Champlain Among The Mohawk, 1609

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On June 28, 1609, Champlain set out from Quebec with a party of French soldiers and hundreds of Indian warriors. A week later they entered “the country of the Iroquois.” Champlain and his party paddled their canoes south from the St. Lawrence Valley up the river of the Iroquois, known today as the Richelieu River. He wrote, “No Christians but ourselves had ever penetrated this place.” Eventually most of the French and Indians decided to turn back, daunted by what lay ahead, but Champlain pressed on with a war party of only 60 Indians and two Frenchmen at his side. It was a courageous decision. Others would have called it foolhardy to the point of madness.

 

Champlain and his allies made a portage of about a mile around the rapids on the Richelieu, well into Iroquois country. At the end of each day, the expedition built a semicircular fort on the edge of the river. Some took bark from trees to make wigwams, while others felled big trees to make an abatis of tangled branches around their camp, leaving only the riverbank open as a line of retreat. They sent forward a party of three canoes and nine men to search four or six miles ahead. The scouts found nothing, and all retired for the night. This was one of the first occasions when European soldiers traveled with a large Indian war party in North America.

 

On July 14, 1609, they reached the large lake from which the river flowed. Champlain exercised his right to name it Lake Champlain on his map, as he and his two French companions may have been the first Europeans to see it. He reckoned its length at 80 to 100 leagues, and later amended his estimate to 50 or 60 land leagues, which is roughly correct. He explored both sides of the lake, saw the Green Mountains of Vermont to the east, and to the west sighted the Adirondacks, which are visible from the eastern shore. On the many maps created by Champlain, this lake was the only place where he put his name on the land.

 

As they moved further south, tensions mounted. On the evening of July 29, 1609, they approached the lake’s southern end; on their right they passed a low peninsula with willow trees and a sandy beach below a steep eroded bank. Beyond the beach Champlain saw a promontory projecting into the water. His Indian allies knew it well. The Iroquois called it “the meeting place of two waters”: tekontató:ken or, to European ears, Ticonderoga. The name came from two big, beautiful lakes. Lake George to the south and west was 200 feet above Lake Champlain, draining into it from a height greater than Niagara Falls. The water flowed downward through a run of falls and rapids that the French called a chute, entering Lake Champlain at Ticonderoga. For many generations past and to come, Ticonderoga served as one of the most strategic locations in North America, a key to anyone who wanted to control the long chain of lakes and rivers running from the St. Lawrence to the Hudson. For the Mohawk, it was also a sacred and magical place.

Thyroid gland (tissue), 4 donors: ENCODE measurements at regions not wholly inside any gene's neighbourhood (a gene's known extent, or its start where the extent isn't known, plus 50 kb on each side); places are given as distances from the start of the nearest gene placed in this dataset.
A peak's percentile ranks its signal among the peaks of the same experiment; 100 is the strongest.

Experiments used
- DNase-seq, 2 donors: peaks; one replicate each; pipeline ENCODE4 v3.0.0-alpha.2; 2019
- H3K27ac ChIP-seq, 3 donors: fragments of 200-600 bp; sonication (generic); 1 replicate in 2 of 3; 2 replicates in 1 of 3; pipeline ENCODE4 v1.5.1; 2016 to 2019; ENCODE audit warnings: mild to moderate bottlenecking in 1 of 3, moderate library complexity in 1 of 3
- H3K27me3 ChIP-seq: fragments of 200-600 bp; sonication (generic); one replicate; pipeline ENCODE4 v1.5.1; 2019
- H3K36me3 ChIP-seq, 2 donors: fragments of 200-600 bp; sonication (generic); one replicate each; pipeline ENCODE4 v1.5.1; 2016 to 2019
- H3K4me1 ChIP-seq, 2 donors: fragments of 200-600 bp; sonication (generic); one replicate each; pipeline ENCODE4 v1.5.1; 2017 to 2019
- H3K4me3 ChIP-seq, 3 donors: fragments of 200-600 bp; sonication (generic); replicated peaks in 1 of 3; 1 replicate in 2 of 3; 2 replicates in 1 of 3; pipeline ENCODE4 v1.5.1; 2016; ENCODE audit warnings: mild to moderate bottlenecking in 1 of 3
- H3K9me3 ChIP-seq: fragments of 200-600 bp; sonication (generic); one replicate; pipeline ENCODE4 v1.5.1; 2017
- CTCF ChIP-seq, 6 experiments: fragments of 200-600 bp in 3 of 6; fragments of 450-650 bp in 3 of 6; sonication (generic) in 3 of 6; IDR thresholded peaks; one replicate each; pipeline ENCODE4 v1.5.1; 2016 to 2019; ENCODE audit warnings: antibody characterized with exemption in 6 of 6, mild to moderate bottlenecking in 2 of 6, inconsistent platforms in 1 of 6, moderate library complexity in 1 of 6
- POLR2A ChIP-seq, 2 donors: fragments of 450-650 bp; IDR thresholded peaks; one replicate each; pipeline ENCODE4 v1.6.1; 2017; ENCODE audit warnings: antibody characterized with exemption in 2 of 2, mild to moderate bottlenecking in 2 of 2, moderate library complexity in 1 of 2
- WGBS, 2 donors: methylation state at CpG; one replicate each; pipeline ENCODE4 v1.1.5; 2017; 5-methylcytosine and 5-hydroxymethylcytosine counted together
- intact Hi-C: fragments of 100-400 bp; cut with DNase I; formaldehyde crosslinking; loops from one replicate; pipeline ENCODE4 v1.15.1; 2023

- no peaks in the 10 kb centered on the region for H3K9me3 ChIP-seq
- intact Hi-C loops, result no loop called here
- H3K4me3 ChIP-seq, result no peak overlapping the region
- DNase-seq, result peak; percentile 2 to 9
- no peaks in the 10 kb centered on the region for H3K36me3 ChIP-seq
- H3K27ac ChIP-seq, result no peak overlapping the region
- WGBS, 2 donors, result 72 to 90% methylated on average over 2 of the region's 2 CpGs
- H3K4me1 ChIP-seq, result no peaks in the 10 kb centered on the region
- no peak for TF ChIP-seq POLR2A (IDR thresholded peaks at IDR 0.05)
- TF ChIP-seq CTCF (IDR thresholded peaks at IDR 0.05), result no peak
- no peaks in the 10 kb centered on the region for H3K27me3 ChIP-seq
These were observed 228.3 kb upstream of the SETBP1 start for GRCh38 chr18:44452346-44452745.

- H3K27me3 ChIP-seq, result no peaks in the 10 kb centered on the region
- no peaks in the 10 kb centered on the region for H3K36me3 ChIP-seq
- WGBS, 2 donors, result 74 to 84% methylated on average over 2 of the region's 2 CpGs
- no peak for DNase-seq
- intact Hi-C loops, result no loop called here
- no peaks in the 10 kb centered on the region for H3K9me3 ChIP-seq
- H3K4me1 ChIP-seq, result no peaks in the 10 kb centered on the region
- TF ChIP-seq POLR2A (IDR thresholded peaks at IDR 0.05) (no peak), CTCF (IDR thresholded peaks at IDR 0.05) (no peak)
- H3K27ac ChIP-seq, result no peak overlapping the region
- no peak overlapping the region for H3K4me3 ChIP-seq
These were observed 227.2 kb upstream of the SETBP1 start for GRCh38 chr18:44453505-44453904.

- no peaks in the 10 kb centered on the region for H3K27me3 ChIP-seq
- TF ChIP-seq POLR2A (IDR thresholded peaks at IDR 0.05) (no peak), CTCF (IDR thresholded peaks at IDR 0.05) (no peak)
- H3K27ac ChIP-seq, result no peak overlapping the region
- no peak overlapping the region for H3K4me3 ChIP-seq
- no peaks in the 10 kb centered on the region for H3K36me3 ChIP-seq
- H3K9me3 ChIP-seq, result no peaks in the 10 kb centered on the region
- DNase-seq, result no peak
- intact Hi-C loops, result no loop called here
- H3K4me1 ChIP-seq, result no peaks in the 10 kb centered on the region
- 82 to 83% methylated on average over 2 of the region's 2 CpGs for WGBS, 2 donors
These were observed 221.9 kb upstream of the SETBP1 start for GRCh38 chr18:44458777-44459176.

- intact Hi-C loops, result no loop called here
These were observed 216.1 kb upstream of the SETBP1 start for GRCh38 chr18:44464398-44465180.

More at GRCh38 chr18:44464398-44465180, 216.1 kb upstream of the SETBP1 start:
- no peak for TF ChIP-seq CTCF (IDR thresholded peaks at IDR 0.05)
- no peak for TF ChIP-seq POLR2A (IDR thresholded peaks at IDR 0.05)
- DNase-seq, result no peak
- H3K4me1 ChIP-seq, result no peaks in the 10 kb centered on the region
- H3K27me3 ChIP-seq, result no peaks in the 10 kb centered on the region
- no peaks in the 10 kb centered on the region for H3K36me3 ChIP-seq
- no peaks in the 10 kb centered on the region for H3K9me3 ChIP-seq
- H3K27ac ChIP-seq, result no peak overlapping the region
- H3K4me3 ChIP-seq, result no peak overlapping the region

In the night of July 29, as Champlain’s party rounded the promontory of Ticonderoga, their bow paddlers saw shadows stirring on the water ahead of them. As they stared intently into the darkness, the shadows began to assume an earthly form. They were boats of strange appearance, larger than northern birch-bark canoes, and filled with men. The Indians instantly identified them: Mohawk!

 

Each group sighted the other at about the same time. Both taken by surprise, they turned away and moved in opposite directions. “We retreated into the middle of the lake,” Champlain later wrote. The Mohawk landed on a sand beach between the promontory of Ticonderoga and Willow Point to the north, where a fringe of willow trees still flourishes near the water’s edge, and built a small fort or barricade.

 

Champlain and his allies remained afloat on the lake and lashed their canoes together with poles so as not to become separated in the night. “We were on the water,” he wrote, “within bow-shot of their barricades.” Songs and cries pierced the night. The Mohawk shouted insults at their enemies. “Our side was not lacking in repartee,” Champlain recalled. As dawn approached, both sides prepared for battle. In the darkness before first light, Champlain’s Indian allies paddled around the promontory and landed in a secluded spot where they were not under observation. “My companions and I were always kept carefully out of sight, lying flat in the canoes,” he wrote. His allies sent scouts ahead to watch the Mohawk fort. The rest assembled in their fighting formation and moved forward toward the Mohawk barricade.

 

The three Frenchmen remained carefully hidden behind them. Each prepared his weapon, a short-barreled, shoulder-fired arquebus à rouet, Champlain’s highly developed wheel-lock weapon that did not require a smoldering matchlock, which might have betrayed their position. Champlain dangerously overloaded his arquebus with four balls. On Cape Cod in 1605, his weapon had exploded in his hands and nearly killed him. But overloading was highly effective in close combat, so he accepted the risk.

 

At first light the Mohawk warriors mustered quickly and came out of the fort, many of them wearing wooden armor that was proof against stone arrowheads. Both forces assembled in close formation on opposite sides of a clearing between the water and the woods.